Recently in Cancer, Sprehn et al reported powerful differences in overall survival among subcategories of unmarried patients (never married, divorced, separated, and widowed).1 Among 3.79 million patients in the Surveillance, Epidemiology, and End Results (SEER) database, patients in the subcategory of “separated” experienced the lowest 5- and 10-year overall survivals: 72% and 64%, respectively.1 However, according to the National Longitudinal Mortality Study, unmarried patients experience increased mortality across many disease states.2 Consequently, investigations into marital status and cancer should use cancer-specific survival (CSS) parameters to control for noncancer-related causes of death. The potential for a causal relation between marital status and cancer outcomes should be deliberated as well.
Therefore, we assessed CSS by marital status across all malignancies.3 This approach identified 2,845,392 patients in the SEER database aged 20 years and older. These patients were diagnosed between 1973 and 2006 with a single malignancy with known stage and marital status.3 We conducted multivariate Cox regression survival analysis to assess CSS while controlling for patient age, year of diagnosis, sex, race, ethnicity, nationality, tumor stage, grade, histology, primary site, and size.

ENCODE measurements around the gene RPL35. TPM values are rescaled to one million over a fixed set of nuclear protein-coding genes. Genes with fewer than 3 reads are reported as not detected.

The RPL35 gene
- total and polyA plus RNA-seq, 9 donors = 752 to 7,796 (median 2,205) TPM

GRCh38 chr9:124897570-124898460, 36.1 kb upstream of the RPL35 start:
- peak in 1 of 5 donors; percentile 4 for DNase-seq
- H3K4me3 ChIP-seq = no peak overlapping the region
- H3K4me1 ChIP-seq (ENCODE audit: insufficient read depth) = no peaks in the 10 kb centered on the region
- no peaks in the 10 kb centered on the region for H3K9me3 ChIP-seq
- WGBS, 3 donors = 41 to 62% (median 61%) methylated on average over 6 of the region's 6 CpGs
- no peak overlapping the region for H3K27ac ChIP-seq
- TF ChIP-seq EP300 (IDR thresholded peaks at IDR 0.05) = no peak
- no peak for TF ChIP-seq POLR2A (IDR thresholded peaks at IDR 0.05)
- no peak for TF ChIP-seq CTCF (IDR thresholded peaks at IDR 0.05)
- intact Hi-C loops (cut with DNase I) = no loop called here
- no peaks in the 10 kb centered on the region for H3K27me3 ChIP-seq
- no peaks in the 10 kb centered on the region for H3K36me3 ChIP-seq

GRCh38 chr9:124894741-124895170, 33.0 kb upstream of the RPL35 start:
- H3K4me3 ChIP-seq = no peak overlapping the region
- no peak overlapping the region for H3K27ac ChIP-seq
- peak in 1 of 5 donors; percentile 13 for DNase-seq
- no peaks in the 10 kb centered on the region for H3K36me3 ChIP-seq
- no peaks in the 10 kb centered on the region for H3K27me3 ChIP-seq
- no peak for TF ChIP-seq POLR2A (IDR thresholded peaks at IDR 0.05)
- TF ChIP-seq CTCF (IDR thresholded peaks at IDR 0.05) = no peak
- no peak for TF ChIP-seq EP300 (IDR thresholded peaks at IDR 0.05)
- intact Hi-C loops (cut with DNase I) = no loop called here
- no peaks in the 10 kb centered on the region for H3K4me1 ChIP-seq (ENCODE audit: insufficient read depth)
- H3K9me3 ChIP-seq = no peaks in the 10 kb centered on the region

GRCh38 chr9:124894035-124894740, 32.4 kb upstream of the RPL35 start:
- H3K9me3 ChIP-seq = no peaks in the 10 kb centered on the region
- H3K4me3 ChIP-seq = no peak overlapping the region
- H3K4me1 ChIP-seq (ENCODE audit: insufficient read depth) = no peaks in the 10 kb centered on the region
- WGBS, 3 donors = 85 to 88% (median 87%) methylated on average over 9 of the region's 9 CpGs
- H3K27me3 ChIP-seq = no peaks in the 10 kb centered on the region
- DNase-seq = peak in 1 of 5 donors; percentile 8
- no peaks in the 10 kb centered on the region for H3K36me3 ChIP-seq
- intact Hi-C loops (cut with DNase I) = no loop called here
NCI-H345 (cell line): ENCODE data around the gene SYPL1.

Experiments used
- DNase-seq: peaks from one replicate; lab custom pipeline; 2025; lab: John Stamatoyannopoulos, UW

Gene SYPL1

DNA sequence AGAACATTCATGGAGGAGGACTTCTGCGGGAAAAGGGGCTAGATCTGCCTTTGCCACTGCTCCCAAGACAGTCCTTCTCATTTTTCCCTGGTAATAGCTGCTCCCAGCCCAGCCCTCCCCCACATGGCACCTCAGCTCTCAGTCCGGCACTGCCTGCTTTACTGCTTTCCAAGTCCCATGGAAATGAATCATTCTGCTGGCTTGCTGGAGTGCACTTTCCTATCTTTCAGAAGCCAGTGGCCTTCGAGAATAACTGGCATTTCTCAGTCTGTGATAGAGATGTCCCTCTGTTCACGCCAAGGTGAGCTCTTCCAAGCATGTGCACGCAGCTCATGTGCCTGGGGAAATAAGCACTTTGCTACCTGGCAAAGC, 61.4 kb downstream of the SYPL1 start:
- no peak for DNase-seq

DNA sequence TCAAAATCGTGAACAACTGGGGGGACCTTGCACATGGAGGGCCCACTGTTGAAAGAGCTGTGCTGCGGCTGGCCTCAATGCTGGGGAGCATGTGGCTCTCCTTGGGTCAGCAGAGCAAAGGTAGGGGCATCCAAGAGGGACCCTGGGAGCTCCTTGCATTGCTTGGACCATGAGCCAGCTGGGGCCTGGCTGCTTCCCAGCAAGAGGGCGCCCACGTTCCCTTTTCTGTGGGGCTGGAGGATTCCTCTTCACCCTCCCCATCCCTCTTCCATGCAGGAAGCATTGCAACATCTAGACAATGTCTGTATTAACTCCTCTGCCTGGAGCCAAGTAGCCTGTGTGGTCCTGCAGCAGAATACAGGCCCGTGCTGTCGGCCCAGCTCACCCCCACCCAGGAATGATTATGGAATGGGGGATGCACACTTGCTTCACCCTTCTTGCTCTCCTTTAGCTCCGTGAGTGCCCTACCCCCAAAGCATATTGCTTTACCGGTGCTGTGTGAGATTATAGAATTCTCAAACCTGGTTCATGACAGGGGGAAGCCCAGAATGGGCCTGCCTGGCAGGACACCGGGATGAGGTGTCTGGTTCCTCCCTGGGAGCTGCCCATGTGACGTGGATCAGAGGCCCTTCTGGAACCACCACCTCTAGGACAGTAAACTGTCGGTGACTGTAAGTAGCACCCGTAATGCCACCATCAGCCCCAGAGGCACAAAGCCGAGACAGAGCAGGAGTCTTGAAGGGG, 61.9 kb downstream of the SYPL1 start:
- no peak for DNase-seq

Of the cohort, 61.1% were currently married, 12.2% never married, 8.2% divorced, 1.3% separated, and 17.1% widowed. Compared with currently married patients, separated patients had a 17.3% higher cancer-specific mortality (hazard ratio [HR], 1.173; 95% confidence interval [CI], 1.129-1.218; P<.001). Each subcategory of unmarried patients experienced greater cancer-specific mortality than married patients but to a lesser degree than separated patients.
Compared with previous studies, these results point to a causal relation between marital status and cancer outcomes.1 Further investigation is needed to probe potential differences in cancer biology by marital status, including the impact of psychology and social support.